The organization also provides life skills workshops dedicated to educating the Maasai community (girls, boys, mothers, chiefs and elders) about HIV, female genital mutilation and “the social structure that makes girls vulnerable to teen pregnancy.” The program demonstrates to the community the economic value and other benefits of educating girls. The aim is to instill an acceptance of girls’ education within the community. Since 2000, the organization has helped more than 250 Maasai girls receive primary to post-secondary education.

Women’s Global Empowerment Fund

Founded in 2007, the Women’s Global Empowerment Fund is helping those in northern Uganda living in poverty through its programs that have political, social and economic focuses. Its programs provide women in poor and rural areas with microcredit services, leadership development, health initiatives and basic business and literacy education. The Women’s Global Empowerment Fund partners with local on-the-ground organizations so that the communities and cultures inform the programs.

The organization’s Credit Plus program has helped provide thousands of loans to women who “would normally not have access to traditional banking and lending institutions.” This supports women’s economic empowerment by promoting small-scale entrepreneurship. Additional programs include a healthy periods initiative, a literacy program, agricultural loans and training, leadership development programs and other training initiatives. Its programs provide women in “post-conflict northern Uganda” with space for activism.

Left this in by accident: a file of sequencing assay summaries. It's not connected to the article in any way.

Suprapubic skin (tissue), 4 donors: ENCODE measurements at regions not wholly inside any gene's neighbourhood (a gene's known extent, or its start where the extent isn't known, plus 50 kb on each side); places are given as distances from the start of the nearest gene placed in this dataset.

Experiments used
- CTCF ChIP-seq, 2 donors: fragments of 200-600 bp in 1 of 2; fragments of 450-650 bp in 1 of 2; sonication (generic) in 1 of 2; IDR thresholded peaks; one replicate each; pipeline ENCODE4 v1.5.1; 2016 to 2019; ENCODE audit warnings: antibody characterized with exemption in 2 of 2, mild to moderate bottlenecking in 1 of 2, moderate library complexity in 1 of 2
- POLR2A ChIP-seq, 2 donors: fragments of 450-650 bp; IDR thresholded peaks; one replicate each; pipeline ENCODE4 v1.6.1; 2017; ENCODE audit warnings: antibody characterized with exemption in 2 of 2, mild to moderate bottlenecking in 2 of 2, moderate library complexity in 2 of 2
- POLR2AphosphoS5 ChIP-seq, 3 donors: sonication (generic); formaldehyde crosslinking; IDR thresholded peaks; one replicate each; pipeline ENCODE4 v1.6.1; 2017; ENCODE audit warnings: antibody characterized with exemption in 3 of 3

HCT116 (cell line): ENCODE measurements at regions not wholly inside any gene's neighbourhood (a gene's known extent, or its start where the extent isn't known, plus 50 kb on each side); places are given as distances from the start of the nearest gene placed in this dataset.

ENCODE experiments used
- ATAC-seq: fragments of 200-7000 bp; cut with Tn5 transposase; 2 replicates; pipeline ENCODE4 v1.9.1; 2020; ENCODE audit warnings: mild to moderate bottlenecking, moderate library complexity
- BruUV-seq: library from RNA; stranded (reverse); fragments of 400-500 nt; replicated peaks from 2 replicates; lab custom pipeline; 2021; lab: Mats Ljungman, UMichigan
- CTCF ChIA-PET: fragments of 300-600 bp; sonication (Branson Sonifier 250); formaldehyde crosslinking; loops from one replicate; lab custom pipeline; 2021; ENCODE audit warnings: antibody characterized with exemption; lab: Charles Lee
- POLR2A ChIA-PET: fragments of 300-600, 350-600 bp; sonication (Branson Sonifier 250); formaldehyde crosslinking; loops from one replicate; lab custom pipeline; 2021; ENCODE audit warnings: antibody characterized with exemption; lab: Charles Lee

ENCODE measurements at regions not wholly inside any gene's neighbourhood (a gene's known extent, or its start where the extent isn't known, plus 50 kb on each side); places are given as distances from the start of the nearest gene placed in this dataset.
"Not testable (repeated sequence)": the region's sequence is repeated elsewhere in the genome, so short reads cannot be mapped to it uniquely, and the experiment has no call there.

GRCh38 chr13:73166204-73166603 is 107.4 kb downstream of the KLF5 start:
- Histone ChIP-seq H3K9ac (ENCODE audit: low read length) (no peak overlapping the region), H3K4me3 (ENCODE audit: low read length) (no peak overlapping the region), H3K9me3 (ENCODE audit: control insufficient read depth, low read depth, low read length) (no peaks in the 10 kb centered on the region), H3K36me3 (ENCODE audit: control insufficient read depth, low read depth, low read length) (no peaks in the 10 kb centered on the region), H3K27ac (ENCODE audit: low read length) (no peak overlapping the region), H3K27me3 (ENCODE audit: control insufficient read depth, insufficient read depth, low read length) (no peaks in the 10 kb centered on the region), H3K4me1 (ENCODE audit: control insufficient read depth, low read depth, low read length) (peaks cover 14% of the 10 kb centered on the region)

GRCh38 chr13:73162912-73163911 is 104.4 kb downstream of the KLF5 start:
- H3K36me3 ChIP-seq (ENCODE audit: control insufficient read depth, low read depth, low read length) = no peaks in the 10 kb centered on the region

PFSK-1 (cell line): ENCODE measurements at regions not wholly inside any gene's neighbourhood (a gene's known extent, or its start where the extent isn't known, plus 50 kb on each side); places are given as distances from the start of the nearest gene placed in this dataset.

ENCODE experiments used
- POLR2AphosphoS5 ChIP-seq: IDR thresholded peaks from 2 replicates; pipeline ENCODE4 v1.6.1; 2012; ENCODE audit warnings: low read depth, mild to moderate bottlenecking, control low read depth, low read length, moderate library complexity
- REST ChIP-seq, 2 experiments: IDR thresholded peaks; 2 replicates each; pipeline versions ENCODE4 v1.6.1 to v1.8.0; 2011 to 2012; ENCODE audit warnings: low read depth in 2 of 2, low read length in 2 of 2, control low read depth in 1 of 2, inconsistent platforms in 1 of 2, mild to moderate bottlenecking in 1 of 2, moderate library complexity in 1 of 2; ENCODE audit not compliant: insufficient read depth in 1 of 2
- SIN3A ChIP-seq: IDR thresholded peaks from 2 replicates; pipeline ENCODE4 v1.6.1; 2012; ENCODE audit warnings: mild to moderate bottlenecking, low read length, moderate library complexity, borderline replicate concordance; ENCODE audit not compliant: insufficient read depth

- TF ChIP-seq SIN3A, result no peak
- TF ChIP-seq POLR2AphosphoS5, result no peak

The literacy program provides participants with materials such as books and pens, and the program includes classes over the course of six months. The organization has claimed that as of 2016, more than 1,400 women have participated in its literacy program.

Each of these nonprofit organizations uplifting women emphasizes the importance of education in the pursuit of women’s social empowerment and economic independence. The Women’s Global Empowerment Fund states that “It is through information and education that self-esteem and empowerment are facilitated, enabling women to stand up and lead themselves out of the vicious cycle of poverty that is often presented before them.”

– Ashley Kim
Photo: Flickr

Tijuana’s Poor
Casas de Luz is an organization based in Solana Beach, California. It builds homes and community centers primarily in Tijuana, Mexico through the help of volunteers and donations. Volunteers stay overnight in the Mexican city during their two-day build period helping Tijuana’s poor. Building teams drive around in caravans to ensure they are safe.

Poverty in Tijuana

Tijuana is a city in the state of Baja California, Mexico. As of 2020, it had a population of around 2 million. There are an estimated 100,000 homeless people in Tijuana. Around 22% of the population live in moderate poverty and 1.84% live in extreme poverty. Around 3.3% of the population lacks access to water. These statistics give way to organizations like Casas de Luz to lend a helping hand to Tijuana’s poorer residents.